AngloGold battles Tanzanian laws
Subsidiaries turn to arbitration after government passes new legislation to ensure state profits
AngloGold Ashanti’s subsidiaries in Tanzania have initiated arbitration proceedings to protect their interests in case the government changes the terms of their longstanding agreement, the group said on Thursday.
Tanzania’s government recently passed three new laws to ensure the state earns a greater share of mining, oil and gas profits, after a dispute with London-listed Acacia Mining over gold sales.
The new laws allow the government to renegotiate mine development agreements, take up to 16% free carried interest in all mining projects and raise royalties to 6% from 4%. It also wants to compel companies to do more local beneficiation.
The shares of Australian-listed mining companies operating in Tanzania were hit by the news. Some development companies such as Volt Resources and Graphex Mining said the new laws would not stop them from continuing with projects.
AngloGold’s Geita gold mine produced 489,000 ounces in 2016, about 14% of total group production. AngloGold said it originally invested in Tanzania on the basis of its mine development agreement when gold prices were lower and the country was untested for new mine developments.
In its 20 years of operation, Geita had generated nearly $1bn of monetary benefits to the government of Tanzania. In 2016 it paid $130m in taxes and employed 3,748 people.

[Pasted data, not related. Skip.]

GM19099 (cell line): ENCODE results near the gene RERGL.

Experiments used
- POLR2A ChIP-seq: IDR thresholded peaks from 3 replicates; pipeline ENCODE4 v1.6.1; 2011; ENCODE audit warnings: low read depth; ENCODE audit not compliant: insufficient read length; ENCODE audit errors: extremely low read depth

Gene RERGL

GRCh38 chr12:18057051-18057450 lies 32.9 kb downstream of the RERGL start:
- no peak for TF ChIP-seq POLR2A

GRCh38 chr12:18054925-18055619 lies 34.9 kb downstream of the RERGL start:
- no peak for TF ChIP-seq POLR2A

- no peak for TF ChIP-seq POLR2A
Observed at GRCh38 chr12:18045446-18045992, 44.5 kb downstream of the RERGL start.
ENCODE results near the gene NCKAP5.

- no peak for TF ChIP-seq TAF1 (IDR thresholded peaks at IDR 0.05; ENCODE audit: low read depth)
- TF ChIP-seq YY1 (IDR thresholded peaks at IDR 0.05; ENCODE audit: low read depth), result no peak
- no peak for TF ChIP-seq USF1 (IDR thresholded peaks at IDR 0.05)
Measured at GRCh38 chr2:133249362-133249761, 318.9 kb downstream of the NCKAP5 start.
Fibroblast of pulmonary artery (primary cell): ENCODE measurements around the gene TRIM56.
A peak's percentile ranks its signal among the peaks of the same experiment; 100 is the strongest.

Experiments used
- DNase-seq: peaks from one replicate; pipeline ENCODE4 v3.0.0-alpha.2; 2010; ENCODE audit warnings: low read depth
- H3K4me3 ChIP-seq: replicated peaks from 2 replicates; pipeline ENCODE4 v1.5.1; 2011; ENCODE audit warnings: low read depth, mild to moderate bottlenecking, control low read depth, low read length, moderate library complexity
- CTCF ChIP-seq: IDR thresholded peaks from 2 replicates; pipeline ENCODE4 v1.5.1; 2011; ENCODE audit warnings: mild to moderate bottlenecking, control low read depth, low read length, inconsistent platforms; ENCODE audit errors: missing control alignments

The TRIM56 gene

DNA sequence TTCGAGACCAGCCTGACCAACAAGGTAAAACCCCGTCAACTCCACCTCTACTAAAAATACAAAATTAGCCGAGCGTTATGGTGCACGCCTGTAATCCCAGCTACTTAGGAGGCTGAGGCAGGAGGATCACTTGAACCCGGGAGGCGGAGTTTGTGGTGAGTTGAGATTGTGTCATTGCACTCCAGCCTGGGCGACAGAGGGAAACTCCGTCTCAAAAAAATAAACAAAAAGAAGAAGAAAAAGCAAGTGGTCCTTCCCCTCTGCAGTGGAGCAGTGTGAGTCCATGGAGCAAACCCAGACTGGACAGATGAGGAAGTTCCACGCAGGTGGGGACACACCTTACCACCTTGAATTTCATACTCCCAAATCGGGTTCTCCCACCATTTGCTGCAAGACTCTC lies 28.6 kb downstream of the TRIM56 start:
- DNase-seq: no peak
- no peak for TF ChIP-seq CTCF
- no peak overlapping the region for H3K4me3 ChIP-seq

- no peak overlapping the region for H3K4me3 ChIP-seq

AngloGold said it was seeking assurance from Tanzania that Geita would not be affected by the legal and fiscal changes.
AngloGold’s shares shed 0.93% to R133.14 on Thursday and have dropped about 10% since the beginning of June. In the same period the gold price dropped 4% to $1,219/oz. Eunomix MD Claude Baissac said the motivation for arbitrary changes in law in countries such as Zimbabwe, Zambia and the Democratic Republic of Congo appeared to be governments’ suspicion that mining companies were underreporting.
But the Eunomix report for SA’s Chamber of Mines on the UN Conference on Trade and Development’s (Unctad’s) study on trade misinvoicing in several countries, including SA, showed Unctad’s figures were hugely inflated and largely incorrect.
Where there was misinvoicing, it could be attributed to various licit factors, including different reporting requirements. In another Eunomix study on the effect of Zimbabwe’s chrome export ban, it discovered it had resulted in lower chrome production and beneficiation because economies of scale were lost.
Baissac said making changes to longstanding agreements or imposing drastic new laws on mining companies resulted in countries losing revenue and jobs. Local beneficiation was stimulated by incentives, not restrictions. But perhaps the real motivation for these drastic moves was to reduce the value of these assets so that governments’ chosen partners could buy them up cheaply.